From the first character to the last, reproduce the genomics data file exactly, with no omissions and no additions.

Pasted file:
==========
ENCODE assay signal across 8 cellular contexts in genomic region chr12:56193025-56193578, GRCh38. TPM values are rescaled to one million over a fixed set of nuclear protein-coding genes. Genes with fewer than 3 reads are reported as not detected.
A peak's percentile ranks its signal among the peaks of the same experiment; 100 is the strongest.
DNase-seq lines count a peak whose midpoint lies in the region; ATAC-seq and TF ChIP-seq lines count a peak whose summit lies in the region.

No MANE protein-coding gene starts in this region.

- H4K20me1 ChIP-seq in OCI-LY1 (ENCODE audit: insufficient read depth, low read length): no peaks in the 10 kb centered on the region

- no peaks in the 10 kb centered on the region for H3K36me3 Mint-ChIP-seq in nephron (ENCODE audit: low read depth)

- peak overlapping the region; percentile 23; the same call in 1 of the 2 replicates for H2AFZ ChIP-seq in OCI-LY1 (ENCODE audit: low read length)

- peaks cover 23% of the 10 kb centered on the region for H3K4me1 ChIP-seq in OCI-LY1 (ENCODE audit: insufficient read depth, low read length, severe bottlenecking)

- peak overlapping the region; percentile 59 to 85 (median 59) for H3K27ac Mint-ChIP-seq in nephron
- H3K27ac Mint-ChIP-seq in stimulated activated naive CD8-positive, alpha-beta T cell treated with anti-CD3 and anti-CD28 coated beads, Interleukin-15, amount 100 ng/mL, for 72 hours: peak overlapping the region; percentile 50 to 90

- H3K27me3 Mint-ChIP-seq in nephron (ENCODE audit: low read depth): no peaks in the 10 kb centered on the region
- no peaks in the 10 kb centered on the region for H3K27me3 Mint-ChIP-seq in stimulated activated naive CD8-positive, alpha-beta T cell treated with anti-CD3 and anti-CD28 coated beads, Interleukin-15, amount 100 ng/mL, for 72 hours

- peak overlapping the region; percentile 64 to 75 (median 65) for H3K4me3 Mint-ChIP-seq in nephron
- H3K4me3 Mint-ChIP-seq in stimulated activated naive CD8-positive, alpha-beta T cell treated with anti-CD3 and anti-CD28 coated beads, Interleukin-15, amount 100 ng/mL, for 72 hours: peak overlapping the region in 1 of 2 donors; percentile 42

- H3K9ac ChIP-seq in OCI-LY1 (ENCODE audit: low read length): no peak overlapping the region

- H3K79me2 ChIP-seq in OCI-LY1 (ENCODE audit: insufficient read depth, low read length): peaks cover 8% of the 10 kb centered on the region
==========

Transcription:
ENCODE assay signal across 8 cellular contexts in genomic region chr12:56193025-56193578, GRCh38. TPM values are rescaled to one million over a fixed set of nuclear protein-coding genes. Genes with fewer than 3 reads are reported as not detected.
A peak's percentile ranks its signal among the peaks of the same experiment; 100 is the strongest.
DNase-seq lines count a peak whose midpoint lies in the region; ATAC-seq and TF ChIP-seq lines count a peak whose summit lies in the region.

No MANE protein-coding gene starts in this region.

- H4K20me1 ChIP-seq in OCI-LY1 (ENCODE audit: insufficient read depth, low read length): no peaks in the 10 kb centered on the region

- no peaks in the 10 kb centered on the region for H3K36me3 Mint-ChIP-seq in nephron (ENCODE audit: low read depth)

- peak overlapping the region; percentile 23; the same call in 1 of the 2 replicates for H2AFZ ChIP-seq in OCI-LY1 (ENCODE audit: low read length)

- peaks cover 23% of the 10 kb centered on the region for H3K4me1 ChIP-seq in OCI-LY1 (ENCODE audit: insufficient read depth, low read length, severe bottlenecking)

- peak overlapping the region; percentile 59 to 85 (median 59) for H3K27ac Mint-ChIP-seq in nephron
- H3K27ac Mint-ChIP-seq in stimulated activated naive CD8-positive, alpha-beta T cell treated with anti-CD3 and anti-CD28 coated beads, Interleukin-15, amount 100 ng/mL, for 72 hours: peak overlapping the region; percentile 50 to 90

- H3K27me3 Mint-ChIP-seq in nephron (ENCODE audit: low read depth): no peaks in the 10 kb centered on the region
- no peaks in the 10 kb centered on the region for H3K27me3 Mint-ChIP-seq in stimulated activated naive CD8-positive, alpha-beta T cell treated with anti-CD3 and anti-CD28 coated beads, Interleukin-15, amount 100 ng/mL, for 72 hours

- peak overlapping the region; percentile 64 to 75 (median 65) for H3K4me3 Mint-ChIP-seq in nephron
- H3K4me3 Mint-ChIP-seq in stimulated activated naive CD8-positive, alpha-beta T cell treated with anti-CD3 and anti-CD28 coated beads, Interleukin-15, amount 100 ng/mL, for 72 hours: peak overlapping the region in 1 of 2 donors; percentile 42

- H3K9ac ChIP-seq in OCI-LY1 (ENCODE audit: low read length): no peak overlapping the region

- H3K79me2 ChIP-seq in OCI-LY1 (ENCODE audit: insufficient read depth, low read length): peaks cover 8% of the 10 kb centered on the region